The Moving Bits

Title: Radio Astronomy Data Transfer and eVLBI using KAREN
Authors: Stuart Weston, Timothy Natusch, Sergei Gulyaev
Affiliation: Auckland University of Technology

With increasingly large datasets and surveys, the problem of moving astronomical data around the world is non-trivial. Moving data can be done in two ways. First, one might put the data on a storage device (i.e. magnetic tapes, CDs, or hard drives) and then carry it down the mountain. A second option it is to store the data remotely and download it over the internet. But whether you move the data physically or electronically, how fast and how accurately can this be done?

The relative transfer speeds (green area) for 50 TCP flows (top) compared to 4 UDT flows (bottom). The relative green area for the UDT protocol is much larger than that of the TCP, showing the increased speed for this choice.

Unsurprisingly, the answer to this question depends on the method you use. I often find myself needing to move files from one computer to another and I will FTP (File Transfer Protocol) to do so. The FTP is a standard that defines how the streaming bits are to be delivered and synthesized, specifically for an TCP/IP network. You can read all about TCP/IP networks online, but the salient feature is that this protocol was developed to provide a reliable stream of data packets from one computer to another. Whenever you access the internet or your email, you are most probably using a TCP/IP protocol. However, TCP/IP is not efficient for high speed, wide area networks. These are networks that cover a broad geographic area where you don’t want performance to be dependent on location in the network. The UDP-based data transfer protocol (UDT) is an alternative to TCP/IP which reduces the latency (or delay in the file transfer) albeit with a reduction in reliability. Consequently, your choice in protocol depends on your network and speed and efficiency requirements.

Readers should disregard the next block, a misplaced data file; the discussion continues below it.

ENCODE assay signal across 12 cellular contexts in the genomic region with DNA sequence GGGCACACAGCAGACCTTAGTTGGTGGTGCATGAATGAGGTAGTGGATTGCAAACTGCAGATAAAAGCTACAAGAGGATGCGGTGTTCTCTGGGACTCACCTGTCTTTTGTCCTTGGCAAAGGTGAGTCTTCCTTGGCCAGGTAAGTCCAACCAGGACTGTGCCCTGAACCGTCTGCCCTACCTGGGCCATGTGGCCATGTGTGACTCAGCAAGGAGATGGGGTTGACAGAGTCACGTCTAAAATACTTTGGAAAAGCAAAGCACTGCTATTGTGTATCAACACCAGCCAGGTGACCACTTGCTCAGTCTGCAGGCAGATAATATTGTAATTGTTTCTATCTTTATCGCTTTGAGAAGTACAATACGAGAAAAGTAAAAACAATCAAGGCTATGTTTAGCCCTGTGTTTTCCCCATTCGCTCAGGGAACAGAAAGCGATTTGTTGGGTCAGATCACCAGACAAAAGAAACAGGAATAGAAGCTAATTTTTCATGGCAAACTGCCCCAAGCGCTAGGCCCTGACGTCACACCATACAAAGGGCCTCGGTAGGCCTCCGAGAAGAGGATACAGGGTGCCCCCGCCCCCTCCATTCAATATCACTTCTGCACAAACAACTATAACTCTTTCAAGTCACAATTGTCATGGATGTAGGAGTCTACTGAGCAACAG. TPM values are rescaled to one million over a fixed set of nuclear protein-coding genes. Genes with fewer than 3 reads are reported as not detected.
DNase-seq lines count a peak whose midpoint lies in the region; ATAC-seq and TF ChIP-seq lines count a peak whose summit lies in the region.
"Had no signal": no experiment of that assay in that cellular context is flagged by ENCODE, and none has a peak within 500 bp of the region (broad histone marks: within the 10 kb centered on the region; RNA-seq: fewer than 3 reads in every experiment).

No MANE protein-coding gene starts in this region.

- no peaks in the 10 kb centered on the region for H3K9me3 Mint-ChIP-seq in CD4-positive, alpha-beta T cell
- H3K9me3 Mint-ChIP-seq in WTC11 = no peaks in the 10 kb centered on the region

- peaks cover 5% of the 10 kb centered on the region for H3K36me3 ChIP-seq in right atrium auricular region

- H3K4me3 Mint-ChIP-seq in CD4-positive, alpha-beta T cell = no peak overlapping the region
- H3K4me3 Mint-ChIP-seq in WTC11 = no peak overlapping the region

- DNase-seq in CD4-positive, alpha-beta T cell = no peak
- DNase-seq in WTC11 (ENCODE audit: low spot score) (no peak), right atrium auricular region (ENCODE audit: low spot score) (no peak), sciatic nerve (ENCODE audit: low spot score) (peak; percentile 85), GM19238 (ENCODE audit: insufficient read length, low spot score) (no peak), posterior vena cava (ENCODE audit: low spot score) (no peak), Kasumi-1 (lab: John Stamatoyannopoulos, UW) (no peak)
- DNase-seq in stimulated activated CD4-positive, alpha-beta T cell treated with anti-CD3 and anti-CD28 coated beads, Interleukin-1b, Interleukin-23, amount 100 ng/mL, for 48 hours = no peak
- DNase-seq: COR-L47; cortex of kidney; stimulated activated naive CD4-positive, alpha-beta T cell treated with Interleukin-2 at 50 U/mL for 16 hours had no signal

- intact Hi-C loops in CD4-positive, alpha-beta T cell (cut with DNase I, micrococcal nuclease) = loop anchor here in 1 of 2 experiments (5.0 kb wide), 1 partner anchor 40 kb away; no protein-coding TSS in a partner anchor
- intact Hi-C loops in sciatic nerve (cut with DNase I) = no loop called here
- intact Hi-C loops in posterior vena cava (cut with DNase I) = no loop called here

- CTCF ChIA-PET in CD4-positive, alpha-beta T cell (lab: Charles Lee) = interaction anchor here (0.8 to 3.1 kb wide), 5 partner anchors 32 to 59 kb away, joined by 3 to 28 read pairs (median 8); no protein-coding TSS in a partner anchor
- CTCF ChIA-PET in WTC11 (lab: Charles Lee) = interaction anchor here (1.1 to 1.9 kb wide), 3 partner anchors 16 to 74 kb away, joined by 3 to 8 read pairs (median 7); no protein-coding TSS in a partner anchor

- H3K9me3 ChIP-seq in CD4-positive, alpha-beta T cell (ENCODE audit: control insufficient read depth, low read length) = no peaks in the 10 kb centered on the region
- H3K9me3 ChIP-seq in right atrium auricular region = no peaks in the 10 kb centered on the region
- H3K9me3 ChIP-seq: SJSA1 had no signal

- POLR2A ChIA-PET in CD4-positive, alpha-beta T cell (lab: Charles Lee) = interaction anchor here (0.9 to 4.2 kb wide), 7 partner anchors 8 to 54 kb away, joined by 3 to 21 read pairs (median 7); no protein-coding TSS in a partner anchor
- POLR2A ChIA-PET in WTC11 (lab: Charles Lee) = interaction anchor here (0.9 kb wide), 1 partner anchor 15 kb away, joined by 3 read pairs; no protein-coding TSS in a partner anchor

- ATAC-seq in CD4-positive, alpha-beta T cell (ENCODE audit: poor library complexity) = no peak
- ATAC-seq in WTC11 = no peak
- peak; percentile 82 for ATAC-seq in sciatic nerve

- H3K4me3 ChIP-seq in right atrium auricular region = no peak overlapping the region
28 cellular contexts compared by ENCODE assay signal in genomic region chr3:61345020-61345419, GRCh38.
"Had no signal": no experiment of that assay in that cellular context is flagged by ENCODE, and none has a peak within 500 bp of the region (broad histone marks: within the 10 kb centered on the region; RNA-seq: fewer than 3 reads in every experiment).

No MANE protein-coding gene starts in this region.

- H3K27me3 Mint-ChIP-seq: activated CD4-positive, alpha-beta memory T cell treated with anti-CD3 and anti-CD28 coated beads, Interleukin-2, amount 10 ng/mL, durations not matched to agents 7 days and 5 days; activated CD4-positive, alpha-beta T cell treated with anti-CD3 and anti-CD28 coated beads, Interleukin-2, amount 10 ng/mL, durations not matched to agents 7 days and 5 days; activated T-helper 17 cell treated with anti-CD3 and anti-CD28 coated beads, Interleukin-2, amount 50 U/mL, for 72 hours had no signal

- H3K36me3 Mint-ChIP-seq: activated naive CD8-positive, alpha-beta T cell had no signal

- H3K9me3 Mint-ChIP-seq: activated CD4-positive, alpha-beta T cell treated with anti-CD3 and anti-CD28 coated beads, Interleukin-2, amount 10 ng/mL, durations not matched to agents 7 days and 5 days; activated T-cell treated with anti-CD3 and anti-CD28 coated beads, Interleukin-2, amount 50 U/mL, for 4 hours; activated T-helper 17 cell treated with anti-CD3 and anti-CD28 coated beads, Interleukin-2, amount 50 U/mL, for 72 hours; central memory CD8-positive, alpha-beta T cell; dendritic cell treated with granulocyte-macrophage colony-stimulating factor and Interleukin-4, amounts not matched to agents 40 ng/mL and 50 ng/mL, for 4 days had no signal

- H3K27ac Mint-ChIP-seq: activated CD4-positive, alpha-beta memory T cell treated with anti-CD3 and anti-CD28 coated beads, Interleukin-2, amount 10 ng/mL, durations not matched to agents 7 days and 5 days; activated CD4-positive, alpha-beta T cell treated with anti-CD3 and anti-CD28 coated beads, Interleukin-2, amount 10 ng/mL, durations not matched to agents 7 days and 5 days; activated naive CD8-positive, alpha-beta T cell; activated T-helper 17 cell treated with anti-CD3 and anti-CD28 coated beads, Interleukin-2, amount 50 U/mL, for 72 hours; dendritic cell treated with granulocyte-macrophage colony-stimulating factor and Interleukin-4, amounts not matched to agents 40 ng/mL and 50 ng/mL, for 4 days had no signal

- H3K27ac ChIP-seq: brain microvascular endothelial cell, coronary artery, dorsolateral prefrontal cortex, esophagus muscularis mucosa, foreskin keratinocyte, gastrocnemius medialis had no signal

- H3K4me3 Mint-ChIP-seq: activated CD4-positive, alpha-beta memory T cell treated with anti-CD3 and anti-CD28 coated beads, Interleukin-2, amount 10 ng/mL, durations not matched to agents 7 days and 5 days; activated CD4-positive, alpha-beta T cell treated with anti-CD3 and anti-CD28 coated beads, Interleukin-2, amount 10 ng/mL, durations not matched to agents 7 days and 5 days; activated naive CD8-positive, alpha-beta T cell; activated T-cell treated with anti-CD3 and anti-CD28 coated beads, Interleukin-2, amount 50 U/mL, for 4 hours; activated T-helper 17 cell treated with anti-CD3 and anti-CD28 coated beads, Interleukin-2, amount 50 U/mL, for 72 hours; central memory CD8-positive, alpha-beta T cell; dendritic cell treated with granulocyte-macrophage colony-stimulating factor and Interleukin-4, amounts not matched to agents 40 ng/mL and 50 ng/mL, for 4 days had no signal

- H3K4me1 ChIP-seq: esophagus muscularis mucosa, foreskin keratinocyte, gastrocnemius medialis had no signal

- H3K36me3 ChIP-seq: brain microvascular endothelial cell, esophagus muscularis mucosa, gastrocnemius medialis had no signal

One path the data took starting in New Zealand and ending in Perth with a stop in Metsähovi, Finland.

This paper tested the performance of FTP and several UDT protocols for the transfer of radio data for a network of telescopes. They sent the data through various paths (see figure above) using the different protocols. The application was for Very Long Baseline Interferometry (VLBI) which creates an array of radio dishes spread across the world to obtain exquisite resolution. One of the difficulties involved with this measurement is that the data from each single dish must be combined with all the others. While this can be done after the observation using stored data, high speed network connections enable this calculation to be done in real time, a method called e-VLBI. As you might imagine, the choice of file transfer protocol is a limiting factor in the ability to effectively redistribute single-dish data over the network. For this particular problem, the UDT protocol was much faster than the FTP (see table below). This result might not be too surprising considering that UDT is optimized for networks that span countries or even the globe. However, the stark difference in protocol performance illustrates the importance of understanding not only the what and why of a measurement, but also the how.

Data transfer results (table 2 from paper). From left to right, the columns are: a) the route the path took, b) the protocol used, c) the size of the test data, d) the amount of time the transfer took, and e) the calculated throughput (or speed) of the data transfer.

Read more:
An Overview of File Transfer Protocol
Scientific Applications of e-VLBI
UDT SourceForge page

Featured image from this site.

About Katherine Rosenfeld

Among other things, I'm a second year Astronomy graduate student studying the birth places of stars and planets.

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  1. For “The UDP-based data transfer protocol (UDT) is an alternative to TCP/IP which reduces the latency (or delay in the file transfer) albeit with a reduction in reliability”: I think you misspoke. UDP is the alternative to TCP/IP, making the trade-off claimed.

    UDT is built on UDP, but has it’s own procedure for ensuring reliability at a higher level (their poster looks like it has a lot of the elements of TCP without the three-way handshake. In a sense, they are implementing a reliable connection on top of simple messages (UDP)). Otherwise, that table would probably show error rates too.

  2. Hi Joseph,

    Yes – thank you for making that distinction. I was trying to cut corners to reduce the number of acronyms and ended up losing accuracy. I’m glad we have an error checking procedure in place!


  3. At the second figure caption you probably mean Metsähovi, Finland.

    • Yes, absolutely. I’ve updated the text.



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